Much like how the ingredients dictate the type of dish, the tonewood used in building an instrument will significantly impact how it sounds. We sat down with Hozen to learn more about his approach in choosing the wood and possible pairings. “I think about the final sound objectives, speed of sound, and the look of the grain,” Hozen shared.

“I think about the final sound objectives, speed of sound, and the look of the grain,” Hozen sharing about his approach on choosing tonewoods.

Through the years, we have made instruments with various tonewood combinations, giving us a deeper understanding on how each tonewood interacts with another, ultimately impacting the tonal characteristics of the instrument. Below are some common wood used for back and sides, their characteristics, and our observations when paired with a specific soundboard.


On its own, Indian Rosewood sports a “scooped” response, with a clear bass response and a glassy treble. Because of this, it serves as a remarkably versatile tonewood for us to pick and choose the kind of tops we would pair it with. Pair it with a Western Red Cedar for its warmth and complexity, Sitka Spruce for its clear, percussive attack, and Adirondack Spruce for its refined trebles and robust midrange. Adirondack Spruce with Indian Rosewood



Woody and transparent, Khaya Mahogany is a tonewood that exhibits great midrange response with strong fundamentals. When paired with a Khaya Mahogany top, these instruments possess a great deal of warmth with bell-like highs. Switching to a Western Red Cedar top gives these instruments a little more complexity by bringing overtones back into the mix with an extended bass response. Western Red Cedar with Khaya Mahogany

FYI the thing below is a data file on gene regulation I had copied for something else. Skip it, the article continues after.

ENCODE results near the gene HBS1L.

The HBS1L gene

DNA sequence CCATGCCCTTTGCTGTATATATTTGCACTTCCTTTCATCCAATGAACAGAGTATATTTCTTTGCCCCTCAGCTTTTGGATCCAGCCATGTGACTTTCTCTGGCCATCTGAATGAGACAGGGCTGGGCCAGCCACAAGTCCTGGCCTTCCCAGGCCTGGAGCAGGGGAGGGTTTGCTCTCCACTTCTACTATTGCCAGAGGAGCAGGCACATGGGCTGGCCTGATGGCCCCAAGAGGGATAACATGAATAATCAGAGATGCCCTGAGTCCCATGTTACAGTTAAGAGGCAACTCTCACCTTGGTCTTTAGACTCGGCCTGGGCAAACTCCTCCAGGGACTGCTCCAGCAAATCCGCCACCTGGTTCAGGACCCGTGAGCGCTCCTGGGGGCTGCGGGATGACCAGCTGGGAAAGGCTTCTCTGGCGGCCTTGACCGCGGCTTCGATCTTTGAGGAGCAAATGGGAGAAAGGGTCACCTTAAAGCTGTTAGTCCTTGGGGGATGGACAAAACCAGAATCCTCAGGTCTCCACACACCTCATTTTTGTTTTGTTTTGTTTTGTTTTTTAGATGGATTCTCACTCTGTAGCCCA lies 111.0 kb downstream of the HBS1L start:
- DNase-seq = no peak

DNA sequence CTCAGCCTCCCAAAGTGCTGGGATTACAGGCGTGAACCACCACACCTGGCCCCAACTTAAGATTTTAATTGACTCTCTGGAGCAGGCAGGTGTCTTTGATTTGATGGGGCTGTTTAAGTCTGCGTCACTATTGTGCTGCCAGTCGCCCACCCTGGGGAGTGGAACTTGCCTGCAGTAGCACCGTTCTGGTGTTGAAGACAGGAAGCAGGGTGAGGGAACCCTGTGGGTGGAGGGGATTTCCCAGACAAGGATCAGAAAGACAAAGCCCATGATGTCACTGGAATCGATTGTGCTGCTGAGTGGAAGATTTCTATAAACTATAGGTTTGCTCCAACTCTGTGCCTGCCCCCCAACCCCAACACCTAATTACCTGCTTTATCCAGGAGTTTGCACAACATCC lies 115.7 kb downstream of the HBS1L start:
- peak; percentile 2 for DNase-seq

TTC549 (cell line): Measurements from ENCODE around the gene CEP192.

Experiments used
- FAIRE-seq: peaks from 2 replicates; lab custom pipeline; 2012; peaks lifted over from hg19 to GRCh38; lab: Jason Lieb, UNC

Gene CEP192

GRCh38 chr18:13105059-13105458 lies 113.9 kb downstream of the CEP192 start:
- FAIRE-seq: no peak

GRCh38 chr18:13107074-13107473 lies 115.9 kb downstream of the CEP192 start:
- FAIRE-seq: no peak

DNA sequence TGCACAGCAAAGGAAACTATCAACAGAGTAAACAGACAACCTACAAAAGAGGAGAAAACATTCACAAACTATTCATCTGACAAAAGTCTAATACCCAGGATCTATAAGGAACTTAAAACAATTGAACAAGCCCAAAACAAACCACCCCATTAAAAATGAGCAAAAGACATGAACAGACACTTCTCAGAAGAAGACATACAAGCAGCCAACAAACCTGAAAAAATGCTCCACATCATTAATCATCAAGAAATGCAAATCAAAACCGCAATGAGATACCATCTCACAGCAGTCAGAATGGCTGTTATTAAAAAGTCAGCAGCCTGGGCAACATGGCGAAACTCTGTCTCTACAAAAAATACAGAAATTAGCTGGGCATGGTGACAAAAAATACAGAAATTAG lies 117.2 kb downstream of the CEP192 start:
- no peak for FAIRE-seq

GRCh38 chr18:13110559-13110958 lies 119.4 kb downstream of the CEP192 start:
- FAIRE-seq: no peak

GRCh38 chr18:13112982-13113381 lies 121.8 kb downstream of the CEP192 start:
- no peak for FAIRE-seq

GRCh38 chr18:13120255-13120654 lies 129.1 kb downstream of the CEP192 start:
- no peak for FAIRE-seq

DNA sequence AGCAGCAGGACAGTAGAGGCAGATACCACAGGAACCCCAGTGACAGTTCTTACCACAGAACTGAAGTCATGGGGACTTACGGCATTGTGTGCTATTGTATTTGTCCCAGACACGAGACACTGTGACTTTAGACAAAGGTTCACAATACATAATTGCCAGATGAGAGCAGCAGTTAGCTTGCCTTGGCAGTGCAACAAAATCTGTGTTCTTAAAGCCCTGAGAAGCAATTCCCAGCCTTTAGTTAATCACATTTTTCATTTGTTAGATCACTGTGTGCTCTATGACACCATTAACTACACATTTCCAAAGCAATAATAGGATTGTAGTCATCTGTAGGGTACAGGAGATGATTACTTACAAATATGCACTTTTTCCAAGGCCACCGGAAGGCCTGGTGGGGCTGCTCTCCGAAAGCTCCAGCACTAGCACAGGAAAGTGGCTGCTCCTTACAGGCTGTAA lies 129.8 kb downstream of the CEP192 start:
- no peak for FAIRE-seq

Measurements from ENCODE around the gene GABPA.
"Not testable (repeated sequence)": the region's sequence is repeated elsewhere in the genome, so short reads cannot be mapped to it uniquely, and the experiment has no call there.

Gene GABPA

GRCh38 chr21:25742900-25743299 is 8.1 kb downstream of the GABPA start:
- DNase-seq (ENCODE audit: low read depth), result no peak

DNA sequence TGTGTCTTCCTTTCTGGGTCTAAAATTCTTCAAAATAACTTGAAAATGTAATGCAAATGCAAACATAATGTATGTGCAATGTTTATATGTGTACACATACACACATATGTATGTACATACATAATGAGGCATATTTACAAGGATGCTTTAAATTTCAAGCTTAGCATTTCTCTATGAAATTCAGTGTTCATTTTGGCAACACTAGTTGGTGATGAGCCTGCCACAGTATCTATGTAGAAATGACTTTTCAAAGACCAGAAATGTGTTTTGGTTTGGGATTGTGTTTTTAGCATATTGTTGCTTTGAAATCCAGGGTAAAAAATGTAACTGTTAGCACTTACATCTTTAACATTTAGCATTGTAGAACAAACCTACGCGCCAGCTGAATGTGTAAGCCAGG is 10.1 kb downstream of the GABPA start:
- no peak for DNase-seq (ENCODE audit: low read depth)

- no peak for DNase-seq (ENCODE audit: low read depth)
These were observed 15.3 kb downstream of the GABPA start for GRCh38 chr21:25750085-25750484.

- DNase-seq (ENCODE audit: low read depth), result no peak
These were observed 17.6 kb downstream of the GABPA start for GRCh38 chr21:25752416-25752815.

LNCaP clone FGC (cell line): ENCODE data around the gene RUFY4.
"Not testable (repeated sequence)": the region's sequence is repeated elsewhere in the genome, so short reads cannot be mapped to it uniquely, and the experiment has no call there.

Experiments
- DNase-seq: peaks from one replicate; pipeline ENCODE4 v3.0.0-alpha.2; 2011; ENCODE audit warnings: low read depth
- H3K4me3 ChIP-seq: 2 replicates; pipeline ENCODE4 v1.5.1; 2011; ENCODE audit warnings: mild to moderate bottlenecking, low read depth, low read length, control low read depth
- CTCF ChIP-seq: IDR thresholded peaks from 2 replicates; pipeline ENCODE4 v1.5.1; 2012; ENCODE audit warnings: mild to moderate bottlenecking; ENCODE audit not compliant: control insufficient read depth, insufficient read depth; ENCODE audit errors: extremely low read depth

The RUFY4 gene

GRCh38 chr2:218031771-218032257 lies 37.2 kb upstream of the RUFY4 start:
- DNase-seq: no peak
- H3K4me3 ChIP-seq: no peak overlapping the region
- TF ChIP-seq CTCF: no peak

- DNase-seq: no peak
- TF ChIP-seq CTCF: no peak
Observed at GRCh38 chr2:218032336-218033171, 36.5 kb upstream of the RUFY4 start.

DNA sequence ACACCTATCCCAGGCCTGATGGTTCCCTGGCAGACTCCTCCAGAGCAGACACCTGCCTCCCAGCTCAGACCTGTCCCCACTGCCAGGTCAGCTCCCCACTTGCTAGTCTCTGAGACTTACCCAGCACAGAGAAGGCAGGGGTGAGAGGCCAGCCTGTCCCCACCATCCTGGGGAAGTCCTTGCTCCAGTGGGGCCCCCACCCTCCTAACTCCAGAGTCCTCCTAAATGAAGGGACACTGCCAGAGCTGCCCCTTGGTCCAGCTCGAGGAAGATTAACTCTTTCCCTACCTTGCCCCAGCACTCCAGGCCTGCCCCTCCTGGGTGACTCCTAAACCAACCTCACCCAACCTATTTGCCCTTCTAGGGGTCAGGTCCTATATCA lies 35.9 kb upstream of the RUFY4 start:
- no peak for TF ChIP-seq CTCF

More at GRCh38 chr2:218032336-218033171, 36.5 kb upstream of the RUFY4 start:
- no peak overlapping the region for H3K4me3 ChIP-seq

Pacific Koa possesses some of the sweetest treble response with more defined lower mids. This unique tone is further enhanced with an all Koa instrument, resulting in clear upper register that is not harsh with a more present lower registers. Another great pairing is with Adirondack Spruce for a wider frequency band and improved threshold. Full Pacific Koa



Popular for its striking, “flamed” appearance, Flamed Maple has a strong upper register with clear mids and a strong presentation of the fundamental frequencies. This makes Flamed Maple a great pairing for both Adirondack Spruce and Western Red Cedar for balance in the bass registers and adding complexity with more overtones. Adirondack Spruce is typically chosen for its headroom and overall power while Western Red Cedar lends itself to a more delicate tone. Adirondack Spruce with Flamed Maple

If you wish to learn more about tonewoods, you can find more information here.